“Hey device! I need to book annual leave.” Resident tech pundit (and senior consultant) Matt Cassell peers into his crystal ball and waves goodbye to clunky juggernauts and hello to slick, seamless experiences.
Us geeks love a debate and the word ‘intranet’ has sparked its fair share. Just like the tech that drives them, intranet seems to have an ever-evolving meaning. Nuances aside, let’s just agree on it for now, as a catch-all for whatever system, or systems, you use to perform two broad functions: tools to help employees do their jobs and updates from the business.
It‘s an easy mistake to lavish lots of care and attention on the sexy end: all the news and content. You’ve sweated months of effort on this thing, so when you finally launch, it‘s only natural to want to share bright and impactful stories and updates. The senior leaders love them, everyone in the office is looking at them and you feel a bit like you’re at the helm of your own TV station.
But what does that mean for the user experience for those employee tools? Often, woeful neglect. Your CEO isn’t checking the shift patterns every day, so she won’t even notice if the whole process is a headache. Add things like booking holidays, claiming expenses, submitting requests or filing job reports to this long list, and it can end in exasperation.
The way we do our jobs will doubtless change over the next 10 years, but the hygiene of those jobs will remain largely the same. We‘ll still need to book holidays and send in the paperwork at the end of the day. Because these tasks have been around for years. We used to do them on paper, which evolved into PDF forms, which many people understood as being ‘digital’. Today, along with the changing definition of an intranet, our understanding of what digital is – and can be – has also changed.
From lifeless walls of text, powered by simple HTML pages, with minimal functionality, our internets have certainly grown richer. But the rate of change has been no match for the rocket-launcher pace of the mobile app revolution.
To refresh your memory, the iPhone App Store launched in July 2008 with 500 apps. By 2017 there were 2.2million apps, downloaded more than 130billion times. That ‘b’ is not a typo.
Apps can tap into data, information and sensors that computers and intranet pages can only dream of. And what do the most successful ones have in common? They do one primary function really well.
If you look at the older, multi-function apps, you’ll see the trend. Facebook split Messenger off as a separate app. iTunes was divided into Music, TV and Podcasts. Hiving off functionality into defined places is happening because it’s a great user experience.
And it’s a trend we’ll see in our intranets too. For me, the intranet of 2030 and beyond will be much more like the home screen of a phone. Users will jump in and out to access the tool or service they need. The mobile technology that has already reshaped our lives will be the driving force behind this workplace revolution.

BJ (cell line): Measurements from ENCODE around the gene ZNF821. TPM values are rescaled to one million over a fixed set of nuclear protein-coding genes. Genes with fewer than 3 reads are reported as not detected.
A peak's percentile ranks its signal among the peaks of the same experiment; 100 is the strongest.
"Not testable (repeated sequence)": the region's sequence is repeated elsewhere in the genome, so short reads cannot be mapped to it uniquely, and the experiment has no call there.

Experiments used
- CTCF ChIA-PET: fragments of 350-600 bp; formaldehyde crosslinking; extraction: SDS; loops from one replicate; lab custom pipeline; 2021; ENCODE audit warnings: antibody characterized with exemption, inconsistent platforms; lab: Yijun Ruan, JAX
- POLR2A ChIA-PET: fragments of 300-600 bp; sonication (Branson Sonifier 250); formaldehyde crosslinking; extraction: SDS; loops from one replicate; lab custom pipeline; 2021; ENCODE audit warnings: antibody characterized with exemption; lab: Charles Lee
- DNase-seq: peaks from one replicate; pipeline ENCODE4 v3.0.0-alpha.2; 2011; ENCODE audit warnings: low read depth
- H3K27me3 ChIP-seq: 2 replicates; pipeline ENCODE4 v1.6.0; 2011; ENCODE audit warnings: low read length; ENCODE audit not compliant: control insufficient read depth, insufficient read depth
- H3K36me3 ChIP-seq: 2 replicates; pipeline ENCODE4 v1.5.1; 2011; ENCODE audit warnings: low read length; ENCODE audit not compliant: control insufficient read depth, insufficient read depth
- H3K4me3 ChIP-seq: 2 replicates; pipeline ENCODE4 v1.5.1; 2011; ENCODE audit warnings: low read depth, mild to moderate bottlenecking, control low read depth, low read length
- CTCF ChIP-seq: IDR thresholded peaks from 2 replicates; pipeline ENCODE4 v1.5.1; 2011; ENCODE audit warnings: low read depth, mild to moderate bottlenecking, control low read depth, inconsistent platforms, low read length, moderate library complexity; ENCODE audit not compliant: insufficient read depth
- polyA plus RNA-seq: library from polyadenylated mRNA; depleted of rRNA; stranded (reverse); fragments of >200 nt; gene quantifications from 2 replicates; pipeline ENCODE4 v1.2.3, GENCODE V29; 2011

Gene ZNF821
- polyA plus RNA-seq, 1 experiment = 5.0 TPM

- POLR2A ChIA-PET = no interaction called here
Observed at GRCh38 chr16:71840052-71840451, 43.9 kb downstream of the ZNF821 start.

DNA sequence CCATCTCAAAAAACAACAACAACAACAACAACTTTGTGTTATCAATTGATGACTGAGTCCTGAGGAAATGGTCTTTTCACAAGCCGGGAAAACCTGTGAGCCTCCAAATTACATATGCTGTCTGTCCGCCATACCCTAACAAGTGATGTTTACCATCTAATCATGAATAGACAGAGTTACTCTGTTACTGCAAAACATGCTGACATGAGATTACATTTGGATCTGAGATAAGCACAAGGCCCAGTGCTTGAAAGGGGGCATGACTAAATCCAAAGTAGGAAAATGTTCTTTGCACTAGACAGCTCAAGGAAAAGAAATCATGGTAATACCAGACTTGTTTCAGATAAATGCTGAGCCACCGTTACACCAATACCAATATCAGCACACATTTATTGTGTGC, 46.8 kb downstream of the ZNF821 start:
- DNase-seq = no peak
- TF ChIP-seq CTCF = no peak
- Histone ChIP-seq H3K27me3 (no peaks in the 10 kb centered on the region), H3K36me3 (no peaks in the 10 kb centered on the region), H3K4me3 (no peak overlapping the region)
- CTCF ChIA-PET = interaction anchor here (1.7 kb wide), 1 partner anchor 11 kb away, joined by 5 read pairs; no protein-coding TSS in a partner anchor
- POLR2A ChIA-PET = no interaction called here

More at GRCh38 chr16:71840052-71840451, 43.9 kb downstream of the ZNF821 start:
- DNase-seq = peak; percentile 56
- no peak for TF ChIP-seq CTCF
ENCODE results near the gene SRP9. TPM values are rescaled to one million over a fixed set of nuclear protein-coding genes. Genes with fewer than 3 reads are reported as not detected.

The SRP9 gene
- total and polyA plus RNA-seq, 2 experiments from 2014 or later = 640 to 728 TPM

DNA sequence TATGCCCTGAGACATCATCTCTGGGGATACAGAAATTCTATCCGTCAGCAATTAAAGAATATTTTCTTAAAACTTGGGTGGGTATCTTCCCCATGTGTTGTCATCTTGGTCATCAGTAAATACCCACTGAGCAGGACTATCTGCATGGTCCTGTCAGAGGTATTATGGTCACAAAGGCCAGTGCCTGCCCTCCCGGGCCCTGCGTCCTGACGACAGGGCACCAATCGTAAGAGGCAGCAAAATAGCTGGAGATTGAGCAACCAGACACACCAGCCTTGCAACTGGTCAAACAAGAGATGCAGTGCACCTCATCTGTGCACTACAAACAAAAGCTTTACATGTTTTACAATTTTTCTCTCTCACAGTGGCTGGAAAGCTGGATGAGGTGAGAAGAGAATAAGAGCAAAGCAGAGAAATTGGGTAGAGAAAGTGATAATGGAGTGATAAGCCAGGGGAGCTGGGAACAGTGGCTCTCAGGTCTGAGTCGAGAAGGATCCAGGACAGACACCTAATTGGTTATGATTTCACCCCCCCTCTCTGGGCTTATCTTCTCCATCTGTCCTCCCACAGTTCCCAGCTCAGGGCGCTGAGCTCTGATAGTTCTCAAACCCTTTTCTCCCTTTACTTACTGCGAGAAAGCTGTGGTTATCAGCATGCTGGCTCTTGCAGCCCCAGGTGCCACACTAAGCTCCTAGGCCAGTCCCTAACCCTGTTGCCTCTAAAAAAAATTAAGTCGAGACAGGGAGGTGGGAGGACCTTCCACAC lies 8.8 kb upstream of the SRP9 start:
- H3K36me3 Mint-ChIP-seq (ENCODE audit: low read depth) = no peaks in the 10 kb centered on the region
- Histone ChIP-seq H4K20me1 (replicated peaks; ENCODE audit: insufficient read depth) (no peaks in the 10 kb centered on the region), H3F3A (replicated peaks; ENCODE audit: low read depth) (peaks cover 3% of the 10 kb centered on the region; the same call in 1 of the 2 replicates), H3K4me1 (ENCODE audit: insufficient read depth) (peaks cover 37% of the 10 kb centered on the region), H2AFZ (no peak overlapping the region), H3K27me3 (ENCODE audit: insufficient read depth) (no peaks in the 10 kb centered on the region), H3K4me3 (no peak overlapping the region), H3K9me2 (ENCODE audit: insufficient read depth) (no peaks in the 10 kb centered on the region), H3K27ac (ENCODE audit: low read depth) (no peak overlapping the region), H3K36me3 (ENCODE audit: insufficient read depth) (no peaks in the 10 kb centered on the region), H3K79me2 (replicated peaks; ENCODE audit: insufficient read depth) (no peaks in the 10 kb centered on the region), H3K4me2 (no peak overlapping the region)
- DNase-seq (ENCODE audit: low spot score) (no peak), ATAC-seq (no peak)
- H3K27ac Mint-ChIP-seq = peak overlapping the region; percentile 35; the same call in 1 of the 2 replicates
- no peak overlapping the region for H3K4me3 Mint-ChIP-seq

It might mean we have a lot of specific apps, but they’ll be easy to navigate because search is a problem we‘ve already solved. Unlike many database-driven intranets, search on a mobile device is instant. All we have to do is ask: “Hey ‘device’! Get me directions to ...”.
It‘s already possible to create custom commands for Alexa, Google Assistant and Siri, so using personal AI assistants in the workplace is a natural extension: “Hey ‘device’! I need to book annual leave.”
Task-oriented industries are already moving to larger app libraries, where each app allows you to perform a single task. I‘ve seen businesses add standalone apps for holidays, sickness, room bookings, IT helpdesk and more.
It makes perfect sense because it loops into the experiences people know and understand with their personal devices. Most trips to the intranet are quick and simple. People want to do one thing: whether that’s to catch up on business news, submit their expenses or check their next shift. It‘s all well and good to have a robust expenses process but for the most part, employees just want to do something quickly and get out.
While we wait for the vision to become reality, just remember, whatever platform you’re using for your intranet, experience is everything. If it means more work in the background up front, to give your employees have a seamless and fast experience, do it. It’s worth the investment in the long run because it will save time, money and stress. Why produce and process PDFs and forms, when there are apps and systems that can do all that for you? There’ll still be a need to curate which apps each employee is given access to but that’s no different to how employees access work systems today.
The intranet of the future is all about an app-mentality. The good news? It’s already within our reach.
Tony Stewart and Daniel Lambie met virtually with Intranet Now co-founder Wedge to discuss the digital future of internal comms.